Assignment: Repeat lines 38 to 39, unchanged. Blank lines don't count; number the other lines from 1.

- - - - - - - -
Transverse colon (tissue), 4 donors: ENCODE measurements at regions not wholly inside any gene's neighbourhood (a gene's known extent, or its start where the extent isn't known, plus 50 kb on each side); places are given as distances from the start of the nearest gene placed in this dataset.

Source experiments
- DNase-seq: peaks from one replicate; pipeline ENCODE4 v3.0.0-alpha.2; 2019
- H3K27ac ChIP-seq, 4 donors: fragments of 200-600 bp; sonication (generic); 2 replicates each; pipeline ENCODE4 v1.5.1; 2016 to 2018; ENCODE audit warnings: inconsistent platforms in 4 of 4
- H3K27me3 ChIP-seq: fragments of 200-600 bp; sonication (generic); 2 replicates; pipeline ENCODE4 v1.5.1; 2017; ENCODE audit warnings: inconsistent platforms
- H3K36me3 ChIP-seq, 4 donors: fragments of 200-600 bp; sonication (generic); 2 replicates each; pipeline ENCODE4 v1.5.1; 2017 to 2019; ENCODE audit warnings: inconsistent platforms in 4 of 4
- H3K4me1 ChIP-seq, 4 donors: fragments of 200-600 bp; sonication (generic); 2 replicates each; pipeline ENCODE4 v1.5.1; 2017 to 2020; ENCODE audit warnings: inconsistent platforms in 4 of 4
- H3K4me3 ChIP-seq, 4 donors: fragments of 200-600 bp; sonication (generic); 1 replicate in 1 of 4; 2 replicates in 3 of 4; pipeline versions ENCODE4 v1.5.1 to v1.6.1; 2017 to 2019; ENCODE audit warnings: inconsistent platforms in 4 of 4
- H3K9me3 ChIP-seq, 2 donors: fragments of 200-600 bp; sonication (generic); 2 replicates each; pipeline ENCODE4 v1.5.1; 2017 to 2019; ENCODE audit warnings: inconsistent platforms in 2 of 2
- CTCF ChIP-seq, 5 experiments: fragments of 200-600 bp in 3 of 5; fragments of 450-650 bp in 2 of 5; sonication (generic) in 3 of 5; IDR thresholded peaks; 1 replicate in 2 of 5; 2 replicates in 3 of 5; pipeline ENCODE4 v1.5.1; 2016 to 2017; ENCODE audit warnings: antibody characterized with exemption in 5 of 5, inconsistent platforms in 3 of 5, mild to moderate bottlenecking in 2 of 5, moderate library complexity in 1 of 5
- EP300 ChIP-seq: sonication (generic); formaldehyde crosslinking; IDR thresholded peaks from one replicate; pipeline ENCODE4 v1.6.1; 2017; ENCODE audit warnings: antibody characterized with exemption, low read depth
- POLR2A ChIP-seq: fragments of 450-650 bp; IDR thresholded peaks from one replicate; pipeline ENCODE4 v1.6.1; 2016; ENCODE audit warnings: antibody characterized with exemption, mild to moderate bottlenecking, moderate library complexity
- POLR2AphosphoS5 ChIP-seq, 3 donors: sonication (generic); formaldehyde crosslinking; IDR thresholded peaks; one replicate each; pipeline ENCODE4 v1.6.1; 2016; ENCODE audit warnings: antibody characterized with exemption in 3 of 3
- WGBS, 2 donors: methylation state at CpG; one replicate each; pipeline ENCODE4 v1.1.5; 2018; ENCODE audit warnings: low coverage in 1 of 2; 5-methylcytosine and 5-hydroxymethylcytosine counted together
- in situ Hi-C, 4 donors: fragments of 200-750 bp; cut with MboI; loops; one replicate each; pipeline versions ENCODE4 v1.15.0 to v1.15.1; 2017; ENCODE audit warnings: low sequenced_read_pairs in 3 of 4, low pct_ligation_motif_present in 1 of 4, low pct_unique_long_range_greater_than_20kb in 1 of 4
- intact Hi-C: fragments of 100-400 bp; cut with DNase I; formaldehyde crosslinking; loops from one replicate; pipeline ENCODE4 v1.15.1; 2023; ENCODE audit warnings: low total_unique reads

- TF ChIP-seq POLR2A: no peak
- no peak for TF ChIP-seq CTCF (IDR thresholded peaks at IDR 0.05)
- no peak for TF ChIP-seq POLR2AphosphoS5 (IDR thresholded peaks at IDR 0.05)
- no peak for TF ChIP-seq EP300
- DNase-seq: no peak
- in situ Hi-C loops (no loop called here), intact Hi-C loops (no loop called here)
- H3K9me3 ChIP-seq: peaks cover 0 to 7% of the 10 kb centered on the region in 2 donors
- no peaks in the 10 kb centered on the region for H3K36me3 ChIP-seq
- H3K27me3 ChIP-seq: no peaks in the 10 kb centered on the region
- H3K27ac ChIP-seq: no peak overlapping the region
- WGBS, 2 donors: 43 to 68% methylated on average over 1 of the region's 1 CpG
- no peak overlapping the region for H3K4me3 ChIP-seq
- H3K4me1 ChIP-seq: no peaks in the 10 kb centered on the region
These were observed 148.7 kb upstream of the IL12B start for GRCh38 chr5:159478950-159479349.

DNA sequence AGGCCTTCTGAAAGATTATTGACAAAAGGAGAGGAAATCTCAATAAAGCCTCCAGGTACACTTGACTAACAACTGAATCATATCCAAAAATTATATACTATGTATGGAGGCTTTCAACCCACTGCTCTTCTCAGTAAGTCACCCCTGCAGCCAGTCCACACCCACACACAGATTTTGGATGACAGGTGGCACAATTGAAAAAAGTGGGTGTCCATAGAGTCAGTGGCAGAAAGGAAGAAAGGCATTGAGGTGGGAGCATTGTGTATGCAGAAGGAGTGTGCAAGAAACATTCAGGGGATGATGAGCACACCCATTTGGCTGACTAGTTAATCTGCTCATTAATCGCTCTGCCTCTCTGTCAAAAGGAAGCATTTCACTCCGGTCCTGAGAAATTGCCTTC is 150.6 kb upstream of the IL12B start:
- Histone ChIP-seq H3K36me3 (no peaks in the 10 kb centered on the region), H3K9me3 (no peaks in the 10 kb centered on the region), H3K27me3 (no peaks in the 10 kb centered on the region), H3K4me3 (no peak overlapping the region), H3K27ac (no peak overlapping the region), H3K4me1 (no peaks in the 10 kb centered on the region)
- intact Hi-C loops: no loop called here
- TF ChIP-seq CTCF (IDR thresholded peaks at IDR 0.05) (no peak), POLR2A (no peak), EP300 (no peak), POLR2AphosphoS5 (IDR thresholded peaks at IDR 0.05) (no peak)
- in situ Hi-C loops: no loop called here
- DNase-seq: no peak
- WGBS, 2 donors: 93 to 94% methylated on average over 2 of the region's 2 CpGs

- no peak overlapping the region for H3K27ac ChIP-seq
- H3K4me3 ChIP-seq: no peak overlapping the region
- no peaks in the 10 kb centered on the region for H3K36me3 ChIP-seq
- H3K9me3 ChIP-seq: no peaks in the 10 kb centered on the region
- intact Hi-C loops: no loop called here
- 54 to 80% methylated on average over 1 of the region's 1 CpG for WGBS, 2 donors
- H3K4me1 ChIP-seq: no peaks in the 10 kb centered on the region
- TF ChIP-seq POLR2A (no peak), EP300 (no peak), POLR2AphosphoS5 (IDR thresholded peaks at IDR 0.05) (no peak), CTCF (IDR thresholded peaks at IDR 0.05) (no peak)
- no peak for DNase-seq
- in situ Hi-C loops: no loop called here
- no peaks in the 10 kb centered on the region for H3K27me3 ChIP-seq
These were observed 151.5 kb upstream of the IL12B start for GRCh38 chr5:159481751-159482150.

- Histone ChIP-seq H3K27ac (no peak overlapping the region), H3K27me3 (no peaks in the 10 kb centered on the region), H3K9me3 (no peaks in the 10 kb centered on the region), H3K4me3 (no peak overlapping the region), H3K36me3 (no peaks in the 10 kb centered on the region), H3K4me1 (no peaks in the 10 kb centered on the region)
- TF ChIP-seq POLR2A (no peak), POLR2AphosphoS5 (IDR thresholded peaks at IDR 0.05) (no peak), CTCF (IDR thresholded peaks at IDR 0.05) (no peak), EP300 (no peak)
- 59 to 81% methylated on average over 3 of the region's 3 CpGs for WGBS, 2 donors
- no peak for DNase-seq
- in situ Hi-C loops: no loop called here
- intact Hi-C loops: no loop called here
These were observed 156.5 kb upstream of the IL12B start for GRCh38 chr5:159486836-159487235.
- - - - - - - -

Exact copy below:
- no peak overlapping the region for H3K27ac ChIP-seq
- H3K4me3 ChIP-seq: no peak overlapping the region